As the moments were winding down before Matt Araiza would sign his national letter of intent with San Diego State, his parents walked in wearing new Aztecs gear for the occasion.
“I’d never seen that gear before,’’ Araiza said. “I was going to go out after signing and get some of that same gear for Christmas. Now I’ve got to do some more Christmas shopping.’’
But the 6-foot-2 place-kicker at Rancho Bernardo won’t be shopping around for a college after he accepted a full scholarship to kick at Montezuma Mesa.
The San Diego Section’s three-time kicker of the year sifted through five potential schools before deciding on taking the offer to stay close to home.
As tempting as some of other schools were, most were not offering scholarships but a chance to walk-on for a year.
“Being close to home was great, but when San Diego State offered a full scholarship I accepted,’’ Araiza said. “My mom started crying when I told her my decision because I’ll be at her alma mater.
“It’s been a dream my whole life to kick in college and now it’s about to become reality.’’
Araiza will arrive with a pretty impressive resume, including 15 field goals this past season and a section-record 18 field goals during the Broncos’ run to the Division III-A state championship in 2015.
He kicked 37 career field goals at Rancho Bernardo.
His longest kick ever was a 53-yarder.
Araiza also punted all three years at Rancho Bernardo and averaged 41.8 yards.
“All he’s done for us is prove he can kick, kick in big games, be an All-American kicker for three years in a row,’’ Broncos coach Tristan McCoy said. “Matt became a weapon. I never understood how valuable a kicker can be until Matt.
“In our CIF Finals against Mt. Carmel (2015) he punted from our own 20 and they started their drive inside their own 10.
“A kicker like Matt is a game changer.’’
During the 2017 season, Araiza also played cornerback, collecting 15 tackles, an interception and a fumble recovery.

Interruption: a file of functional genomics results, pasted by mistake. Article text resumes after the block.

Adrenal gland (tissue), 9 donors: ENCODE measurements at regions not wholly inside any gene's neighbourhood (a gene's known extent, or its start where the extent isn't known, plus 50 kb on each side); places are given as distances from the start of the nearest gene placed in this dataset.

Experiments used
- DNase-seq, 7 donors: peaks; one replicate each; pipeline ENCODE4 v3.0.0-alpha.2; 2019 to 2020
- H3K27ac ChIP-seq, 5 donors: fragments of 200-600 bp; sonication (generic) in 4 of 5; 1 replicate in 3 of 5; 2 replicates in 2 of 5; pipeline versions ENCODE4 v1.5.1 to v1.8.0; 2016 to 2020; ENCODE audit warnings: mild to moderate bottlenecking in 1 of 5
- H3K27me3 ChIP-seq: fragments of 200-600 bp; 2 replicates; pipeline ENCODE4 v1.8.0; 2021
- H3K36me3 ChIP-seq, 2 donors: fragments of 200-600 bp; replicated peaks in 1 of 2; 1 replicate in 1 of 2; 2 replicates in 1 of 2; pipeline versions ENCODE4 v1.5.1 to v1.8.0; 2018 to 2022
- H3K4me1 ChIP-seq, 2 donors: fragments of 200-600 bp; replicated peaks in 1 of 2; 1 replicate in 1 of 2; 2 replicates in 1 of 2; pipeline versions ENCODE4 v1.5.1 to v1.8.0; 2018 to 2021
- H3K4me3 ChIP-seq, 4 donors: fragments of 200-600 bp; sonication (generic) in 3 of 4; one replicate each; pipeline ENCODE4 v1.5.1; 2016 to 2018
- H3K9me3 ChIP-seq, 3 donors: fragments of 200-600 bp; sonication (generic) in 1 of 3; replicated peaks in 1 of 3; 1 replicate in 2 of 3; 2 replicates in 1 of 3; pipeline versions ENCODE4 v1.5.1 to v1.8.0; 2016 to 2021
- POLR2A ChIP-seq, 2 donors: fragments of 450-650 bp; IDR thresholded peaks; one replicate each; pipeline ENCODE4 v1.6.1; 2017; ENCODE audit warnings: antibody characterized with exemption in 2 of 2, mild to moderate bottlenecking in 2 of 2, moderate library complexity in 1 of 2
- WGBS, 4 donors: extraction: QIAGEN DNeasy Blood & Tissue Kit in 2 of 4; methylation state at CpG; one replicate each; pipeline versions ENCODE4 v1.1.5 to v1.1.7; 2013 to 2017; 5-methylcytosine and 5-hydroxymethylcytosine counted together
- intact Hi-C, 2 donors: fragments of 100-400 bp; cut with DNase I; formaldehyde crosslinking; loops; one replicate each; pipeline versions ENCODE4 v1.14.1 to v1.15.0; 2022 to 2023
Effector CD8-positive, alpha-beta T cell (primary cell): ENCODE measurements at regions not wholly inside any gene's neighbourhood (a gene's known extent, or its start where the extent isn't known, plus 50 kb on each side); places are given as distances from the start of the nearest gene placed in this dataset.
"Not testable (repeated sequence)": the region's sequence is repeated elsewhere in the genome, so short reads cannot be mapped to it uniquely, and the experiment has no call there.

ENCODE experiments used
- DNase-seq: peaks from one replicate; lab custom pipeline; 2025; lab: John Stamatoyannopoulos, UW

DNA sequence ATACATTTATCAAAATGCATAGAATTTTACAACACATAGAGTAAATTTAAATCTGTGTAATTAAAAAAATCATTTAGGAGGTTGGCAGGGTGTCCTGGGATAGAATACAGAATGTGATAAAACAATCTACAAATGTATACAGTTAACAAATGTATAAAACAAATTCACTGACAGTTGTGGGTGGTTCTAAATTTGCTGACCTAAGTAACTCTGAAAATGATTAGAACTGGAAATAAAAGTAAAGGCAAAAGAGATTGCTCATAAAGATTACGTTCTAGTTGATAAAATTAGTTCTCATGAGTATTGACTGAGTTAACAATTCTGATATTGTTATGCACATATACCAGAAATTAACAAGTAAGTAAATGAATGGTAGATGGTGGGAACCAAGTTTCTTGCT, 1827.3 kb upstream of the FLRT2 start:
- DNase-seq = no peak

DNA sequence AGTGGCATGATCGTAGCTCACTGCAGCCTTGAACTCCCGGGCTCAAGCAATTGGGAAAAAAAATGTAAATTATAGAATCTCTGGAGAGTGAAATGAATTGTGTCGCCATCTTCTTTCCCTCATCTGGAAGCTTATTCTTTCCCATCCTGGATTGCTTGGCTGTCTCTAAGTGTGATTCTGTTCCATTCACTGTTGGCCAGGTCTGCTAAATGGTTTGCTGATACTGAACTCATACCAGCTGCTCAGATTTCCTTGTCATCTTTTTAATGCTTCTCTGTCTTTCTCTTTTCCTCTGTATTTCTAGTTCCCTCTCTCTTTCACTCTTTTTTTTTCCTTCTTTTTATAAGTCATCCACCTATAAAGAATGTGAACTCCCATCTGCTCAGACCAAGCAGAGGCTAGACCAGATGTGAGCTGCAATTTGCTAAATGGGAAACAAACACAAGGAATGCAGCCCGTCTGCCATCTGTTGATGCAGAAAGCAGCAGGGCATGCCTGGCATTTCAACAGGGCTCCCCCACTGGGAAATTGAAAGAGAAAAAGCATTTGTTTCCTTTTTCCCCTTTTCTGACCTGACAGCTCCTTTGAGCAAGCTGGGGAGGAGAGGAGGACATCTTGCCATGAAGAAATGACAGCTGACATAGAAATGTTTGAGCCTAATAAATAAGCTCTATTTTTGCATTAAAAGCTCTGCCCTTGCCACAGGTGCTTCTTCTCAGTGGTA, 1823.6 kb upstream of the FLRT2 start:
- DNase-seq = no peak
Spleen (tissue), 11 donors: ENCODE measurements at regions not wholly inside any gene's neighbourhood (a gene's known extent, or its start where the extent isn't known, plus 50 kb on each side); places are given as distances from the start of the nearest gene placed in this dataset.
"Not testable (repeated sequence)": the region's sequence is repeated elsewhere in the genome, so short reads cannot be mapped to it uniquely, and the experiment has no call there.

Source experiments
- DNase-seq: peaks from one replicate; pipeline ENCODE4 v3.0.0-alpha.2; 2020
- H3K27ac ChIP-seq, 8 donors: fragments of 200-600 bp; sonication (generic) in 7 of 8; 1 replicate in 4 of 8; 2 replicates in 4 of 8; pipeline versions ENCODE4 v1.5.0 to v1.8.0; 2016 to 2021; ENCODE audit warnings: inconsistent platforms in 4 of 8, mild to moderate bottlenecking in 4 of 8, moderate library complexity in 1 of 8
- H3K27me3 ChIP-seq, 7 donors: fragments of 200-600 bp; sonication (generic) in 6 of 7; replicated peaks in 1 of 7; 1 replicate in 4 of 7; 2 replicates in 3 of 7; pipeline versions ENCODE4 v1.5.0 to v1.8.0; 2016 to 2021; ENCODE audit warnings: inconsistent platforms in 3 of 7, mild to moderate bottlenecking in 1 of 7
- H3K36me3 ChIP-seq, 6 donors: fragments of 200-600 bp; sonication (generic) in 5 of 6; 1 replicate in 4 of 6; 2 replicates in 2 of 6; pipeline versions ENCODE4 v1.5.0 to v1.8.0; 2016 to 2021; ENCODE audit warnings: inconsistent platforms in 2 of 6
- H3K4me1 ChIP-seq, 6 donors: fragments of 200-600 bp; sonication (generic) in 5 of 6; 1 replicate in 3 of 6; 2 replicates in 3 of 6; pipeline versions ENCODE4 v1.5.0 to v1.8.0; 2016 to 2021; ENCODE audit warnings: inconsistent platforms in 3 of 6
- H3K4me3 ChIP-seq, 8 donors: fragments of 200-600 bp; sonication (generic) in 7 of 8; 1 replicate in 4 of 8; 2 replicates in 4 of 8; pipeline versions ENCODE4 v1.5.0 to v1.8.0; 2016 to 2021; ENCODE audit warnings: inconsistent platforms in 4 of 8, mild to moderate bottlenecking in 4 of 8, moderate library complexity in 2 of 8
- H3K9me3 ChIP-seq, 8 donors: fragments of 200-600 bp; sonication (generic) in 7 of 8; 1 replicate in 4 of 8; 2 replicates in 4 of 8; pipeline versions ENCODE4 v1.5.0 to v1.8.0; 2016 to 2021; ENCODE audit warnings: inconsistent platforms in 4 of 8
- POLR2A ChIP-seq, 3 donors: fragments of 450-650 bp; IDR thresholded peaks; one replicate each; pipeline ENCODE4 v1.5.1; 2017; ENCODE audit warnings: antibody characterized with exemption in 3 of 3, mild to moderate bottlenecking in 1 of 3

Of his 51 kickoffs, 49 went for touchbacks.
During his three seasons, he kicked off 221 times and 179 of them were never returned.
“The coaches were joking that the staff will have to get back and start coaching the kickoff team again because Matt won’t be here to automatically kick it into the end zone every time,’’ joked McCoy.
Araiza is also playing forward on the Broncos’ boys soccer team this winter.
“I love to compete,’’ Araiza said. “Sometimes on corner kicks I feel like a wide receiver trying to get away from a DB.
“It’s crazy in front of the net. Every time I have someone trying to grab me.’’
He felt just the opposite for a while during the recruiting process. Most colleges take their time with kickers, relegating their recruiting to the last minute.
If a scholarship is coming, it’s usually a half or even two-thirds of a scholarship.
“Kickers are different, so why wouldn’t they be recruited differently,’’ added McCoy. “Matt put himself in a good spot on the field and with his grades in the classroom.’’
Thus far, Araiza is the lone Bronco to receive a football scholarship this season.
Besides being a place-kicker at San Diego State, Araiza indicated he would also try to be the punter as well.
“I can’t wait to just be a full-time kicker,’’ Araiza said. “I’ve gone to a lot of state games and now to know I’ll be there in Qualcomm in a few months is amazing.
“I need to get into the weight room to start looking more like a Division I football player. I don’t want to give up any long kickoff returns for touchdowns.’’
He still recalls a kick return sophomore year that went for a touchdown.
“I gave up a few that year,’’ Araiza recalled. “I had no clue on the first one. He went this way and that way and I hit the ground. Never touched him.
“The next day it was a really bad film session.’’
Araiza will be reunited with former Rancho Bernardo quarterback Mark Salazar, who is already at San Diego State.